Section 32 Vendors Statement – what to look for as a Buyer.

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Section 32 Vendors Statement | Buyer Marketing Melbourne

A Section 32 vendors statement is a document required in Victoria, provided by a seller of real estate to an intending buyer.

The name comes from Section 32 in the Sale of Land Act, which requires a seller to provide certain information to a buyer before a contract of sale can be signed.

A Section 32 Vendor’s Statement has to be prepared by, or otherwise on behalf of the vendor, and presented to any person who wants to buy the vendor’s property. Before the contract of sale is signed.

The Section 32 Vendor’s Statement is part of the contract. By law, Section 32 must by signed only by the vendor, but many Real Estate Agents ask a buyer to sign it also, to prove it was included before the exchange.

What’s in a Section 32 Vendor’s Statement?

• The Section 32 Statement gives details of:
• Improvements.
• Undischarged mortgages.
• Planning controls.
• Rates, taxes and other outgoings.
• Notices from statutory authorities affecting the land.
• Easements, covenants or other restrictions affecting the land.
• Warnings about planning controls, adjacent commercial agricultural production.
• Access to the land.
• Utility and service connections.
• The body corporate if the land is subdivided.
• Insurance.

If the land has a residence then the Section 32 Vendor’s Statement has to include information regarding permits for building, and warranties. The Section 32 Vendor’s Statement is also required to include a copy of the Certificate of Title, which proves ownership and qualifies the vendor to sell it.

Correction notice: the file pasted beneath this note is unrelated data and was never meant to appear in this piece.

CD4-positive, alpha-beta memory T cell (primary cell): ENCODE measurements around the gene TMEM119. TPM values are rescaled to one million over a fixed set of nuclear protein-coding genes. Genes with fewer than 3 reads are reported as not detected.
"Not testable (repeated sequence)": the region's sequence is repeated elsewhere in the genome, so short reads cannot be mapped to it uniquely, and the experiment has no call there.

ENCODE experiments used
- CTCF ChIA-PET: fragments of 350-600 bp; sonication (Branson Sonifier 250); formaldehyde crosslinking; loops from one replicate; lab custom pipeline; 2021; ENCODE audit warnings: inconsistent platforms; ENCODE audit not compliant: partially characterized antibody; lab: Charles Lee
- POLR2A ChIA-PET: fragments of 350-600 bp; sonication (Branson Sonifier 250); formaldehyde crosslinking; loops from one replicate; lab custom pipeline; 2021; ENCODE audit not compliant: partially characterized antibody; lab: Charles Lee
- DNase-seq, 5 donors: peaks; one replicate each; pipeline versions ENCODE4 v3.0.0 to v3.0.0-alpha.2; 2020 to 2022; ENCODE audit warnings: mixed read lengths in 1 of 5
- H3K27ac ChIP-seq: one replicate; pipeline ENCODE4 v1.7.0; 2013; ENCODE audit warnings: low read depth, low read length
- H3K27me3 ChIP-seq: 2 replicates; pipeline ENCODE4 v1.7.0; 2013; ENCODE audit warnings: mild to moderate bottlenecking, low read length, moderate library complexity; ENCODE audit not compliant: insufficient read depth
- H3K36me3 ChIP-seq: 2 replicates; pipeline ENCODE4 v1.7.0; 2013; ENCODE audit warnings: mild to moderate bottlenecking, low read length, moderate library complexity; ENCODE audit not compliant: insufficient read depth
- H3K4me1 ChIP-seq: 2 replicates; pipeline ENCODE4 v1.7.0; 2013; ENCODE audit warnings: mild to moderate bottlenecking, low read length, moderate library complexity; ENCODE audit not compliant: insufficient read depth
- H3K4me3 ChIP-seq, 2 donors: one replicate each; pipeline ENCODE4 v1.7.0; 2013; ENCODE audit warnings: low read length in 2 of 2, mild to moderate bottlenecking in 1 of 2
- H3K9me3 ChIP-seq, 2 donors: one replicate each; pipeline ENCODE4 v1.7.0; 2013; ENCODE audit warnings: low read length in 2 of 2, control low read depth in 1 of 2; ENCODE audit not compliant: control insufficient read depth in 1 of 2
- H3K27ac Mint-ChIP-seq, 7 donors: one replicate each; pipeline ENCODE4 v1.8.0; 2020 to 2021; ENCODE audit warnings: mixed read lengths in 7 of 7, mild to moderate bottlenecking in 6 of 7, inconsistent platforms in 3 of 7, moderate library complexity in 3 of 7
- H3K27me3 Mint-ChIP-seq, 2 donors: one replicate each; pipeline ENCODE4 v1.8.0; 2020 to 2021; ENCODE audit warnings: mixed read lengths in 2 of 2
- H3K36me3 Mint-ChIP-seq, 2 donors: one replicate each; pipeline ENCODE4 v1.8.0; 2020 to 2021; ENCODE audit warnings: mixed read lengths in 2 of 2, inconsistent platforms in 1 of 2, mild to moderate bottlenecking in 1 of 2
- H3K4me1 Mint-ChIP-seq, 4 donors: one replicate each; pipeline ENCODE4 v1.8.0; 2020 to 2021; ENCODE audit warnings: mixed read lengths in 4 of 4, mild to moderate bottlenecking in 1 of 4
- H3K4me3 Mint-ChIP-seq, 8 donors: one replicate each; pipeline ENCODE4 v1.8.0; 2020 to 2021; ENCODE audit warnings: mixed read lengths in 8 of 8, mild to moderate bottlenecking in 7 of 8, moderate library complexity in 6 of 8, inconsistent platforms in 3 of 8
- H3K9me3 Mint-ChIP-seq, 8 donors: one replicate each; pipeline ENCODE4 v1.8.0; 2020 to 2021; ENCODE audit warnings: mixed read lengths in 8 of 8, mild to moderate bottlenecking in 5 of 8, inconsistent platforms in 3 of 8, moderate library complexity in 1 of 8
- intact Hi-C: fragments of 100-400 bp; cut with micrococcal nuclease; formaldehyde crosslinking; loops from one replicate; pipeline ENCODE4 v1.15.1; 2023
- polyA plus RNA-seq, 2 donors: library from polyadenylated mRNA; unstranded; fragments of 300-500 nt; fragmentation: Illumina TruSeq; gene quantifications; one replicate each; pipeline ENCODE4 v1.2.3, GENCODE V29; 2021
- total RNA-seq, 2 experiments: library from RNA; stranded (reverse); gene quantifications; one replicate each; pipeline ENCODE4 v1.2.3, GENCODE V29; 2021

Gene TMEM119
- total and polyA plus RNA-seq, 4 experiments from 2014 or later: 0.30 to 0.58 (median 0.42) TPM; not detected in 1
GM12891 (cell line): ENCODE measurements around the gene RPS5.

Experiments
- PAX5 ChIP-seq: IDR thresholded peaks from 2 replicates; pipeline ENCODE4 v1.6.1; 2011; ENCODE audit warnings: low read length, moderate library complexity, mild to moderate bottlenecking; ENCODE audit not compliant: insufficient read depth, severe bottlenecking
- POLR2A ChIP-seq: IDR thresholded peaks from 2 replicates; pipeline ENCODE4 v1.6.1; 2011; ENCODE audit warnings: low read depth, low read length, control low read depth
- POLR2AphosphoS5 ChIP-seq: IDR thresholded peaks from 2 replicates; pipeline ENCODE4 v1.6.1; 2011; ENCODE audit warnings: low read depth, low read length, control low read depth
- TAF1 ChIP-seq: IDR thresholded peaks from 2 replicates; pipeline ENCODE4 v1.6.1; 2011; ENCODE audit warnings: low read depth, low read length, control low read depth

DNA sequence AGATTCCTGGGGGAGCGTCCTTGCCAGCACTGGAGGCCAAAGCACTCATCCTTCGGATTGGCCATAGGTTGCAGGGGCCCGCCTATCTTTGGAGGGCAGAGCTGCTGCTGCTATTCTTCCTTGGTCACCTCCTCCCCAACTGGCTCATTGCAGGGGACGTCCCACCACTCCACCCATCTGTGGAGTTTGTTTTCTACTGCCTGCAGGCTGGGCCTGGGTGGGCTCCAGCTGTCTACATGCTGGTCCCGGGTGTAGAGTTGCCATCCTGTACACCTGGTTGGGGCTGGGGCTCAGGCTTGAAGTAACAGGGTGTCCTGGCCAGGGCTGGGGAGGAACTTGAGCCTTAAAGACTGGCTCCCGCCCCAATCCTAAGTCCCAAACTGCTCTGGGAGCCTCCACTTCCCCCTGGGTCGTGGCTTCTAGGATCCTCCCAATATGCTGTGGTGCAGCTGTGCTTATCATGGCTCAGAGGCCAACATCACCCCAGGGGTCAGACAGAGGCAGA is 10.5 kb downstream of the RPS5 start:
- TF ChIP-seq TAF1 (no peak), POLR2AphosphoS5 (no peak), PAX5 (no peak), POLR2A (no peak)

If an offer is accepted the contracts will be signed by both the parties and exchanged. There are some Real Estate Agents who prefer the offer is made by the actual signing of the contract with the buyer’s particulars and the price filled in, with a cheque attached. This is a strong approach because the offer is valid for immediate exchange. But this ‘do or die’ tactic is designed to put a stopper on any further negotiating and can leave a bit of a bad taste in your mouth. We recommend that you only put your signature down when negotiations have reached a point where you agree with all the terms.

The period for cooling-off is 3 clear days of business. A penalty for withdrawing applies which is 0.2% of the purchase price, or $100, whichever is greater. There is no provision for a cooling-off period on the day a home is sold at auction, or for 3 days before or after. Also, there’s no cooling-off period if the same parties have entered into a contract before, for the same property, in similar circumstances.

Subject to Finance Clause

There is a clause in the standard form of the sale contract which allows for the sale to proceed, subject to finance, if the parties are in agreement. The buyer has to provide the name of the proposed lender , the amount, and the date approval is expected. If the buyer can’t secure the finance by the date that is stated, they can cancel the contract and the deposit must be fully returned.

This clause is commonly used, but it can be problematical from the seller’s point of view because all the marketing can stop while they wait to determine whether the sale will proceed. The buyer is also disadvantaged to a degree – there may be no-one else who is interested in the property, but the buyer will not know that.

It would seem to be better practice for both parties if they delayed signing an agreement until the finance is approved, and then both enter an unconditional contract.

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